Pure Physio Blog

The Importance of Pelvic Floor Muscles Pre and Post Pregnancy

Published on
22 Nov 2019

Exercising pregnant woman at home
Screen Shot 2019-05-21 at 9.02.59 am

Written by
Zoe Tompkins
Rehabilitation Physiotherapist

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We were lucky enough to have Women’s Health Physiotherapist Annabelle Citroen present for one of our CPD sessions on Women’s Health. Annabelle has completed post-graduate studies in Pelvic floor and Continence, and Exercise for Women and Musculoskeletal dysfunction in women.

She shared with us a wealth of knowledge, which rehab physiotherapist Zoe Tompkins discusses below. 

There are a number of musculoskeletal changes that occur during pregnancy including altered weight distribution and connective tissue changes which can lead to lower back pain, pelvic girdle pain, bladder/bowel dysfunction, and other complications. Various factors during birth can also contribute to these complications, including the type of delivery, length of labour, birth weight, and whether the birth is spontaneous or induced.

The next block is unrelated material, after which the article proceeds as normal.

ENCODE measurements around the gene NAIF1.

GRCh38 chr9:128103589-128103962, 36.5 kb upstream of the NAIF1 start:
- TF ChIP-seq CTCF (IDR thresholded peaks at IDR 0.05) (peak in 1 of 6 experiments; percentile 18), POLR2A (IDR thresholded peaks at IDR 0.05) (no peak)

It is well established by research that the pelvic floor muscles are very important both pre-natally and post-natally. The pelvic floor muscles are involved in continence, pelvic organ support, sexual function and pelvic girdle support.

Disruption or difficulty with the above can suggest dysfunction in the pelvic floor muscles, but it is important not to assume that they are weak. Pelvic floor muscle dysfunction (just like any other muscle) can include weakness, tightness, overactivity, tension, tension myalgia, avulsion injury or perineal descent. 

Typical signs of pelvic floor dysfunction (tight vs weak) include: 

Tight/Hypertonic: 

  • Difficulty emptying the bladder completely 
  • Inability or difficulty using tampons 
  • Pain during intercourse 
  • Stress incontinence- loss of urine with coughing or sneezing 

Weak/ Prolapse: 

  • Urinary or bowel incontinence 
  • Feeling of heaviness/dragging sensation that is often worse towards the end of the day
  • History of multiple births, vaginal delivery, perineal tearing 

If you suspect that the above may apply to you it is recommended that you speak to your Physiotherapist, who may refer you on to a Women’s Health trained Physiotherapist. 

Stay tuned for next weeks blog where Zoe will discuss exercise during pregnancy.

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About the Author

Zoe Tompkins — Rehabilitation Physiotherapist

Zoe graduated from Victoria University with a Bachelor of Exercise Science/Human Movement, and from Melbourne University with a Doctor of Physiotherapy. 

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